BBC Radio 4:Rev Dr Rob Marshall - 12/05/2018


Good Morning

The word shame if often used as an expression of sympathy: “what a shame,” we say when we hear of another person’s predicament. But a website aimed at naming and shaming bad drivers by publishing pictures of their cars with registration plates clearly visible, is all about a very different type of shame:

“oh dear”, we say, “that couldn’t possibly have been me, could it?” How humiliating!

The website in question has caused quite a debate this week. Motoring organisations have been warning against vigilante behaviour, urging people who have information about bad driving to contact the police, rather than merely adding them to a digital, rogues' gallery.

But with more than 7000 incidents already logged, and a named and shamed “top 10” changing on a monthly basis – it seems the age of dashboard cameras just makes it all so much easier.

Anti-social behaviour is rarely challenged in person these days for fear of reprisal. I get most annoyed when, on a train, I see feet on seats. I can feel than anger rising.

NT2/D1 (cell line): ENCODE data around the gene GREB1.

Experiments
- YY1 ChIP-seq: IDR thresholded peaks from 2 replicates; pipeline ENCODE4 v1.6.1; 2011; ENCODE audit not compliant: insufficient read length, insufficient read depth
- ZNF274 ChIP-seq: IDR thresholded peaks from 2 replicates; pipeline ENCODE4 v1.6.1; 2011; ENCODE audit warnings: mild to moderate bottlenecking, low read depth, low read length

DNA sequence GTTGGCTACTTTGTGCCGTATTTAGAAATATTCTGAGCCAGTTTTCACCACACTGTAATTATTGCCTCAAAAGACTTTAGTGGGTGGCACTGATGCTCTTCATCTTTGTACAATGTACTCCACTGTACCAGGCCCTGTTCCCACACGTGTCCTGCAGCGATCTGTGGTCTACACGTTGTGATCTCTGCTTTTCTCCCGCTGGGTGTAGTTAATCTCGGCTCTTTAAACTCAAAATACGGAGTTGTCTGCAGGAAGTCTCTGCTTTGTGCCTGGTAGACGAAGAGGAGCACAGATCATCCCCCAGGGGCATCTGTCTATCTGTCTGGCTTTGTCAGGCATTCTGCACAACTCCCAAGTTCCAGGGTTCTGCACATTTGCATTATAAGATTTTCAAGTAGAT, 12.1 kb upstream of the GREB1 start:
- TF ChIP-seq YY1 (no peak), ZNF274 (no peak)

In fact, feet on seats and throwing litter in the street are up there with poor driving, in my book. But I rarely feel I can or should challenge another person’s behaviour directly because of what might result. Is there really, honestly any chance of repentance through a one to one confrontation.

The fear of shame amongst a wider group is a different matter altogether . And it’s certainly a theme which pops up time and time again in literature. Shakespeare suggest the fear of shame is a constant threat in Henry V so [and I quote] “let life be short else shame will be too long”. Yes, it really can be that bad.

In many biblical texts the fear of shame is a constant refrain, particularly in the Old Testament Psalms. And there are three reasons for this. First, God isn’t happy. Second, our enemies rejoice at our downfall. And third, it can affect whole families and in cultures where an individual’s shame is inevitably shared by the wider family clan – the results are far more damaging and devastating.

There is absolutely no doubt that social media makes naming and shaming much easier. But anonymous reporting, whilst satisfying our curiosity and providing for some a bit of light hearted amusement has the potential to create a deeper hurt instead of dealing with the root causes of repetitive, bad behaviour. Shame can be a powerful tool to bring about behavioural change. But its final goal surely has to be repentance [a complete turning around] , rather than revenge.

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